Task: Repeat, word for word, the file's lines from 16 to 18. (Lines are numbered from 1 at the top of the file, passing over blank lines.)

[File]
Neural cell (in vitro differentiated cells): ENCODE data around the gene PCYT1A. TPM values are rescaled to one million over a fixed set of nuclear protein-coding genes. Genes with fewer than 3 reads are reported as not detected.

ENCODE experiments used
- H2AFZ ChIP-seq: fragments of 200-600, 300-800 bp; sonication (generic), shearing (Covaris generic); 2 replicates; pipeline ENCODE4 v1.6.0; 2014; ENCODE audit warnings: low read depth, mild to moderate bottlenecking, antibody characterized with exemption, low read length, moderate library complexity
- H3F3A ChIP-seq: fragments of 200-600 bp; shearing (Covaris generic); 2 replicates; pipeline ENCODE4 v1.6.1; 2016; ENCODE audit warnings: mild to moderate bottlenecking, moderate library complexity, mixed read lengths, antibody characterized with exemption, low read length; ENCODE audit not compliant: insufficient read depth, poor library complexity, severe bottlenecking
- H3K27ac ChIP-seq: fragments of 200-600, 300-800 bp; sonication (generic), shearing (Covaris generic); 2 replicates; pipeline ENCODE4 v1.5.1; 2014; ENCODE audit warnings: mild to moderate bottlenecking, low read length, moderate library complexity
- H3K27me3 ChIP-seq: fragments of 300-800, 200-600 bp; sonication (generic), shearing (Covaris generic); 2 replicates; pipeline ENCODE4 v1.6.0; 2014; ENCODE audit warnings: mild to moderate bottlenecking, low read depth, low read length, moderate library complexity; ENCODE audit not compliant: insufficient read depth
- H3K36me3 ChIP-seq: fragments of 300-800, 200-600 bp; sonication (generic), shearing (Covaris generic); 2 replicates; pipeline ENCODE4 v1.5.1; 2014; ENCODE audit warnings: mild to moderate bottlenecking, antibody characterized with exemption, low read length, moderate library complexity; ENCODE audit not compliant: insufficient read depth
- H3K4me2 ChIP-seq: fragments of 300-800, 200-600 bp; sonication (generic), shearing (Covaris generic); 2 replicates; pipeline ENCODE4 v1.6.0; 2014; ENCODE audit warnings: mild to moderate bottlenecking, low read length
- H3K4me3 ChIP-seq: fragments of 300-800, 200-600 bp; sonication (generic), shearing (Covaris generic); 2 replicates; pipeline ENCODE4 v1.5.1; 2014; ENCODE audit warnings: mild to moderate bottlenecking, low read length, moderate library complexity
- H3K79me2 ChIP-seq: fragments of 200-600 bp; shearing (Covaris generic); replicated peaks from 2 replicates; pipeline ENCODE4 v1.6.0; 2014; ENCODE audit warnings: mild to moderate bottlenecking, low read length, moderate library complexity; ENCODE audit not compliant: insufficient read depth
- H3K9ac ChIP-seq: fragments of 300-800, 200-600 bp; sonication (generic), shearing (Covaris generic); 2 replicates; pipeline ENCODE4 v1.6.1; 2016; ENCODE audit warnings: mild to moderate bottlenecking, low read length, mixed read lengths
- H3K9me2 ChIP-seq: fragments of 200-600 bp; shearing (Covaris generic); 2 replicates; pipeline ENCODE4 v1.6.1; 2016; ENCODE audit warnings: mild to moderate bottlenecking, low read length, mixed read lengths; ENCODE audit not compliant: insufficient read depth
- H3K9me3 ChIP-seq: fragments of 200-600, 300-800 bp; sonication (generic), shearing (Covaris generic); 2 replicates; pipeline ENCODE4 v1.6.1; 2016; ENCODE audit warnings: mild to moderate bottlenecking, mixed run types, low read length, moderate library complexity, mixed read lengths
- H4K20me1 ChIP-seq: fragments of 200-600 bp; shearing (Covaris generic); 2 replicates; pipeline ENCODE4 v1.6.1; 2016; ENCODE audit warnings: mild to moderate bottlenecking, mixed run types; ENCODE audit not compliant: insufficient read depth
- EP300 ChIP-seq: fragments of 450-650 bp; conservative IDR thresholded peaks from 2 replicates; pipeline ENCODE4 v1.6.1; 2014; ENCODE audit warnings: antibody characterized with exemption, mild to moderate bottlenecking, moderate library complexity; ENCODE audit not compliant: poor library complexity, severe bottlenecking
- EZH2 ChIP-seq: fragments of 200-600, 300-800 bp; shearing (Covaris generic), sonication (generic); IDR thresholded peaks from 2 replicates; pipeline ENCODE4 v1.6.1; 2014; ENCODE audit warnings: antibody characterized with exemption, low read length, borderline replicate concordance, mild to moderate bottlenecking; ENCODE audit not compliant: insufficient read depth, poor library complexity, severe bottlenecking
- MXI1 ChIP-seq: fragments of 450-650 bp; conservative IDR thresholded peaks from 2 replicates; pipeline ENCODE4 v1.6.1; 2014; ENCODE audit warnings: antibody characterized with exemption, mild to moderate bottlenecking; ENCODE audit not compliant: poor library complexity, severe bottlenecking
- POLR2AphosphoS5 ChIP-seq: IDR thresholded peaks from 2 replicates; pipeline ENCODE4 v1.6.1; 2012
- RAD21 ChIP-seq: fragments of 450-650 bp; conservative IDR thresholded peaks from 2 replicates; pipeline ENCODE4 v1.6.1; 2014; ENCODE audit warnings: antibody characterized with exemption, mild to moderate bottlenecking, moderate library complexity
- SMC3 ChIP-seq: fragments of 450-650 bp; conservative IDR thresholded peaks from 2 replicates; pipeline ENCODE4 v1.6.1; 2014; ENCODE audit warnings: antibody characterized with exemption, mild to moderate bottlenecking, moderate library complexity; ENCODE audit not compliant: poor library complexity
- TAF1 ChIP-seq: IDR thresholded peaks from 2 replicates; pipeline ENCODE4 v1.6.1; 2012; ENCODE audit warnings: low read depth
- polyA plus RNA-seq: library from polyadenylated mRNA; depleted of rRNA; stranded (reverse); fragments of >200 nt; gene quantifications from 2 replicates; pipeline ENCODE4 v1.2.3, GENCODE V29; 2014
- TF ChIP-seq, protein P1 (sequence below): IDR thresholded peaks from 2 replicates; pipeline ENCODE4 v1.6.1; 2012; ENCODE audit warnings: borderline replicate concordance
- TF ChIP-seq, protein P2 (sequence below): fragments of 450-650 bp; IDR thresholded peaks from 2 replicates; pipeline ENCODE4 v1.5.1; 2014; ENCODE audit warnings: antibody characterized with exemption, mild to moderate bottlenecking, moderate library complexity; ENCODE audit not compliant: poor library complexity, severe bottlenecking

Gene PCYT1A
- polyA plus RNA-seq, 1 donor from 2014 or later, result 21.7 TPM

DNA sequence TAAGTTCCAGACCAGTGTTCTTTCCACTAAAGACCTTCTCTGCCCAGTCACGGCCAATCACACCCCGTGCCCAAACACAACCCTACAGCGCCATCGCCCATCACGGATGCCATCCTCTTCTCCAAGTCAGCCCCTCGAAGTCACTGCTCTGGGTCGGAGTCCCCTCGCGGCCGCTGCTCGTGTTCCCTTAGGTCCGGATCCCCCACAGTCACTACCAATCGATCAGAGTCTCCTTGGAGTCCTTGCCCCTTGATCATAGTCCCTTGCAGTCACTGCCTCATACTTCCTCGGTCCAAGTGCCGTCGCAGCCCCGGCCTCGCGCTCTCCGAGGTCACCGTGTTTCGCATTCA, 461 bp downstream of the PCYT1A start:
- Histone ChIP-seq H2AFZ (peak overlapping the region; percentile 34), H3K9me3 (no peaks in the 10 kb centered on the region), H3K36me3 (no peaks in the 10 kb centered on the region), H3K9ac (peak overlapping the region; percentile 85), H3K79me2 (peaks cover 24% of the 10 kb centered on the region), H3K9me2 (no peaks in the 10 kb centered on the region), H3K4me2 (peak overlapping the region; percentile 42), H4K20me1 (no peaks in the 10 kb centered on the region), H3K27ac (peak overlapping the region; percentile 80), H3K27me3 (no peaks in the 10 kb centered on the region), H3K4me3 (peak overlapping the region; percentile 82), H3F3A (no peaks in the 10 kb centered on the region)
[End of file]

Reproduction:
- EZH2 ChIP-seq: fragments of 200-600, 300-800 bp; shearing (Covaris generic), sonication (generic); IDR thresholded peaks from 2 replicates; pipeline ENCODE4 v1.6.1; 2014; ENCODE audit warnings: antibody characterized with exemption, low read length, borderline replicate concordance, mild to moderate bottlenecking; ENCODE audit not compliant: insufficient read depth, poor library complexity, severe bottlenecking
- MXI1 ChIP-seq: fragments of 450-650 bp; conservative IDR thresholded peaks from 2 replicates; pipeline ENCODE4 v1.6.1; 2014; ENCODE audit warnings: antibody characterized with exemption, mild to moderate bottlenecking; ENCODE audit not compliant: poor library complexity, severe bottlenecking
- POLR2AphosphoS5 ChIP-seq: IDR thresholded peaks from 2 replicates; pipeline ENCODE4 v1.6.1; 2012